Being in a situation where you can no longer manage your finances is something which most people want to avoid at all costs.
But sadly in this difficult economy it is a situation that many families find themselves.
Suffering from bad debt management and ultimately having to go through bankruptcy is something which many feel ashamed about. Indeed, they almost see bankruptcy as a kind of branding which taints their good name forever more.
However, things really aren’t that bad. While bankruptcy is something you should do your utmost to avoid, it is often a fresh start for those whose financial burden has become too much to carry.
Bankruptcy can be initiated in one of two ways. The first is when you yourself apply to court to be made bankrupt and the second is when a creditor (the companies or people you owe money to) put in a petition for bankruptcy because you haven’t maintained your payments to them.
When you are made bankrupt, any assets or significant value (such as savings accounts, ISAs or expensive cars) may be sold for the benefit of your creditors.
This means that the Official Receiver or an appointed trustee can take possession of your non-essential items and sell them to raise the funds needed.
The biggest issue in this respect is the fact that your home could be lost. This will depend on who you own the property with and how much equity is in it.
If you run a business, it could also mean that it needs to be closed or sold. This could leave you with the even bigger problem of having to lay off members of staff.
The Official Receiver is also entitled to look at your earnings and decide if further payments should be made to your creditors. In this circumstance you will be asked to sign an ‘income payments agreement’ and be expected to make fixed monthly payments for a period of three years.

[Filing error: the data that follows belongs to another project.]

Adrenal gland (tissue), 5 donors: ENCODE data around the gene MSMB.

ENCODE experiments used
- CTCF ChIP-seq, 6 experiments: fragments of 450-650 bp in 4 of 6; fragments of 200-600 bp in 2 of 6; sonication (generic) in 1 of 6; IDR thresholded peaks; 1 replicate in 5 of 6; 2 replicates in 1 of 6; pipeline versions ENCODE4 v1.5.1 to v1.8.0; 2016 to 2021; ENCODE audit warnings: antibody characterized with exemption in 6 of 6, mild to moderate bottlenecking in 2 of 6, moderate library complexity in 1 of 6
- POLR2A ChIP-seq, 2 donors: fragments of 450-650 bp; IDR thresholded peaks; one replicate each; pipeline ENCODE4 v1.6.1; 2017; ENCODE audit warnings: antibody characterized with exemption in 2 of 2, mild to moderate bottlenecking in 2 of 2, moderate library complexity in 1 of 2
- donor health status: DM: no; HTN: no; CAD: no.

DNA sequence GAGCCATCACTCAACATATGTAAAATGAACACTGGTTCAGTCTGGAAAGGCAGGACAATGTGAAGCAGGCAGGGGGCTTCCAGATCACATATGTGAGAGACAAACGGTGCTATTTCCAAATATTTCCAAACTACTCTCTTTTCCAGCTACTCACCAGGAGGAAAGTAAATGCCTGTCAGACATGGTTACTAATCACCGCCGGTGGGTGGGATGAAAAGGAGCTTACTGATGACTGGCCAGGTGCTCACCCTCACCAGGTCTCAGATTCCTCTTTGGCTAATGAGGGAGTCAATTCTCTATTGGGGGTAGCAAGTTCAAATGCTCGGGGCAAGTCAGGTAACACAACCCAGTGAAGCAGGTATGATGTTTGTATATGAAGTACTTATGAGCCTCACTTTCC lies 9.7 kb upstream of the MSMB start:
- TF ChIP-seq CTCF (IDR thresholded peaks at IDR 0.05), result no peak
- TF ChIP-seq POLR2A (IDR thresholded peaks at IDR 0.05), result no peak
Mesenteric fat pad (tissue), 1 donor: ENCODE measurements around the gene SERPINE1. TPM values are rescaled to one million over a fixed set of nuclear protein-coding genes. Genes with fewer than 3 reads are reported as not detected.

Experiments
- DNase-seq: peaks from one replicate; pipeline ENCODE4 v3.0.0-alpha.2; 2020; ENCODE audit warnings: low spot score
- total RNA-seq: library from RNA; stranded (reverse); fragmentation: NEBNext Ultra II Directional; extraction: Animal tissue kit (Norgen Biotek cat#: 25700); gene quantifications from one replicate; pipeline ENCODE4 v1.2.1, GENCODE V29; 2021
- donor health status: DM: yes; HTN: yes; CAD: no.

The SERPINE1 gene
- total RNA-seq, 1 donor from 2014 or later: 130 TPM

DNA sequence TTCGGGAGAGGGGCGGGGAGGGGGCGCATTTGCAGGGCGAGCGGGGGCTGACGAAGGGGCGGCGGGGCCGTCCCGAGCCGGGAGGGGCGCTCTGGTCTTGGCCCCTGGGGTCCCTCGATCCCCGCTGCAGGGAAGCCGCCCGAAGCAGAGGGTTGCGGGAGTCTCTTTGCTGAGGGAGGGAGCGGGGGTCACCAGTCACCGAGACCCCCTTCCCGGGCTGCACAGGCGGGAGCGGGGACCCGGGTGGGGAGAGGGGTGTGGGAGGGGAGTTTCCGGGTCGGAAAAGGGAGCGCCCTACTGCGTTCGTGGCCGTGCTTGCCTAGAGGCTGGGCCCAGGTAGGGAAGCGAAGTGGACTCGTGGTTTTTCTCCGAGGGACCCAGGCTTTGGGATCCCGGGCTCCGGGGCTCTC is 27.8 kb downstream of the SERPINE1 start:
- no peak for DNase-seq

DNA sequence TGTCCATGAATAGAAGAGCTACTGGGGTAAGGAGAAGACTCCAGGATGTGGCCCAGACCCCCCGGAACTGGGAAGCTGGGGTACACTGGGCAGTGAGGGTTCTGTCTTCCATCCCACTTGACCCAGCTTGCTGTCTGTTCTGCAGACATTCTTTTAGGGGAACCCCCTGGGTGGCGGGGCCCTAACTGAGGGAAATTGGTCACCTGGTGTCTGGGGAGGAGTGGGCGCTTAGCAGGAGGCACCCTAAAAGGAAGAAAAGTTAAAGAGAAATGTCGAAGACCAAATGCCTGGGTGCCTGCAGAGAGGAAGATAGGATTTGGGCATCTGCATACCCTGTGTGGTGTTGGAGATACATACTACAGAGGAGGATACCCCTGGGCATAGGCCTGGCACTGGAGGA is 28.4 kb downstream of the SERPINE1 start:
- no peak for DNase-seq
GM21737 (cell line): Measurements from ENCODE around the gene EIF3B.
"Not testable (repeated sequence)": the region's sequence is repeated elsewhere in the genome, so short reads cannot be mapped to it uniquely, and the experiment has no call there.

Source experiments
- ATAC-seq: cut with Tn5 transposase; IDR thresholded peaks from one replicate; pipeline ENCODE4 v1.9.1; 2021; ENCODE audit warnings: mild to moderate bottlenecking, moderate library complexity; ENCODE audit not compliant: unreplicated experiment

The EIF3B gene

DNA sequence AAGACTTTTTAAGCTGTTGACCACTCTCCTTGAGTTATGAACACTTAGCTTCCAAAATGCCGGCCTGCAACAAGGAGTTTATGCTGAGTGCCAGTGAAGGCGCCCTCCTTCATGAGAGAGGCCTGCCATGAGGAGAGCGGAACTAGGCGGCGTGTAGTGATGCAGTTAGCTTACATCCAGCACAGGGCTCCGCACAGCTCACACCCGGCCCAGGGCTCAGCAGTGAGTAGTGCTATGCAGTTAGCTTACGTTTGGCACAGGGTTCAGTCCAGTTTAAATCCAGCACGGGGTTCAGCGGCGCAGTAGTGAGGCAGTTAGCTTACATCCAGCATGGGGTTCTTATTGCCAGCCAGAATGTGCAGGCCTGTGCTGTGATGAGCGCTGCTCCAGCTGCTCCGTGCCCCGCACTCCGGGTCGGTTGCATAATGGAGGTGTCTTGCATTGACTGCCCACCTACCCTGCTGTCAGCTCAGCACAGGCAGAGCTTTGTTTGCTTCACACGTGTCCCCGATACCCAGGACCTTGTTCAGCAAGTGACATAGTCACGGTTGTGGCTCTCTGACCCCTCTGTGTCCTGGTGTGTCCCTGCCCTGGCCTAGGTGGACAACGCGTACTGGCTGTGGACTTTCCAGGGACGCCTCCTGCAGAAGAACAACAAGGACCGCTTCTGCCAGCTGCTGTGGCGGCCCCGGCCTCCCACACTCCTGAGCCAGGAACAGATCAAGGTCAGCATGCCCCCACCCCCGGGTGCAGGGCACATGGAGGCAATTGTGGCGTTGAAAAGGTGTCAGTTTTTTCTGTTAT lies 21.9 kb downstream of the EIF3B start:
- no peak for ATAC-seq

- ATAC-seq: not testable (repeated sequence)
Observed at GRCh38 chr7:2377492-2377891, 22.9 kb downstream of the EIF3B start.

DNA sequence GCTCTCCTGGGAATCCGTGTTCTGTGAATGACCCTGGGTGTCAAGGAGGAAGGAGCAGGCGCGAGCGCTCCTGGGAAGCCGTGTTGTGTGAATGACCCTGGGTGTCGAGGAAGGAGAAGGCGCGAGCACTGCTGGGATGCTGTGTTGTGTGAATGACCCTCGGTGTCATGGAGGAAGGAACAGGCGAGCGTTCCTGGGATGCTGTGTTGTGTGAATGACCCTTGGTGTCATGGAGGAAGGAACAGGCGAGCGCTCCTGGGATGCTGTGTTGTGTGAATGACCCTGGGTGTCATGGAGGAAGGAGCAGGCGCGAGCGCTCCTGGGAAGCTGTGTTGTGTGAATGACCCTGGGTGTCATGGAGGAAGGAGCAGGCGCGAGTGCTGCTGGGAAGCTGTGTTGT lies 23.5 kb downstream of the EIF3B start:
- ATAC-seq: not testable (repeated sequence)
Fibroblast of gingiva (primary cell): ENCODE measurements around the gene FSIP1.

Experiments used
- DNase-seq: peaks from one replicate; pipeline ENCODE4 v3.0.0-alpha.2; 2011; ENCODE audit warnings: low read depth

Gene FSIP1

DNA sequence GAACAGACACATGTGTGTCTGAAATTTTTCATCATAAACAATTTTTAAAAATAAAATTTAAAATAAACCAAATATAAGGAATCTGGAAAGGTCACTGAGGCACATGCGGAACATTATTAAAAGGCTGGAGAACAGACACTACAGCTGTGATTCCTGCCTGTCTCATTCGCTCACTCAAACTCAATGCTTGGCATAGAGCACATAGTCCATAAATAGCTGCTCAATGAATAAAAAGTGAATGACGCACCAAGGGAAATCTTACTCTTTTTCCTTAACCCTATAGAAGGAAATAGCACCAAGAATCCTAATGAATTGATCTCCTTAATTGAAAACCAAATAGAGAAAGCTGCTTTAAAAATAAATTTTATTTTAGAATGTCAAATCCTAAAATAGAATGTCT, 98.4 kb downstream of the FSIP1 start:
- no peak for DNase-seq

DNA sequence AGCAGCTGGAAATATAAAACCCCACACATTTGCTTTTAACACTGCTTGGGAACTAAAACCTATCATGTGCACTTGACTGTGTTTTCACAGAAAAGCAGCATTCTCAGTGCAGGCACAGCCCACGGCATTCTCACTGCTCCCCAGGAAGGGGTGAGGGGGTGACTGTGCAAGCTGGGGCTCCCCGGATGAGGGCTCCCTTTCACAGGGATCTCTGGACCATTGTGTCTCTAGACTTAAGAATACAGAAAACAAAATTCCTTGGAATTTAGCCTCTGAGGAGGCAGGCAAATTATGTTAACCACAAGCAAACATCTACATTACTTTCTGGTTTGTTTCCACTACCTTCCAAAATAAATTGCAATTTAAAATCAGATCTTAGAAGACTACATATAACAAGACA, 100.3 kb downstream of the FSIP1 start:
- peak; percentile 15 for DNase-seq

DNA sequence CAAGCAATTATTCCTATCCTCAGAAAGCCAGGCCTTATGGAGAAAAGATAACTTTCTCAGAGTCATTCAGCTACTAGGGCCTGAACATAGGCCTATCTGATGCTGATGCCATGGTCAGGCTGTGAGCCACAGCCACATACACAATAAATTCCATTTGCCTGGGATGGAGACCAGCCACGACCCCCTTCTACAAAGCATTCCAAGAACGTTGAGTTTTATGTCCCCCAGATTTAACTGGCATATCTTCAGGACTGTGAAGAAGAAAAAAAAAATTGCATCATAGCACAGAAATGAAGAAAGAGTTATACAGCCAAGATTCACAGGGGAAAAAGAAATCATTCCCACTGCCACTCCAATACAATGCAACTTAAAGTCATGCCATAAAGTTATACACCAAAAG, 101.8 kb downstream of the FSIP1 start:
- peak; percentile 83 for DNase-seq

Typically, bankruptcy lasts for one year so if you are not party to the above repayment plan you will get the fresh start you craved.
However, this does not mean that you will be able to start running up debts again.
One of the things that many people fail to realise is the fact that despite bankruptcies being discharged after 12 months, the bankruptcy order will remain on file with credit reference agencies for a period of six years.
Even after that time has passed, lenders have the right to ask questions about your financial history and it could mean that being bankrupt at any time makes you in eligible to borrow money from them.
In particular this is the case when it comes to applying for a mortgage.
Other disadvantages of being made bankrupt include you not being able to act as a director of a company while the order remains in force. It is also likely to prevent you entering certain professions such as regulated financial roles, the police force, the armed forces and in local government.
Because of the obvious severity of being made bankrupt, it is always a prudent move to look for alternatives before applying to the court.
Indeed, you may well find that an Individual Voluntary Arrangement (IVA) or Debt Relief Order (DRO) are sufficient to help you through your difficult times
Depending on your circumstances these two options can help you take control of your finances and repay your creditors..
Before applying for bankruptcy it is advisable to discuss your situation with a debt adviser as they may be able to provide a solution which gets the same end result but minimises the damage bankruptcy would cause to your way of life and professional reputation.
It is also worth noting that the rules around bankruptcy differ in Scotland and Northern Ireland.
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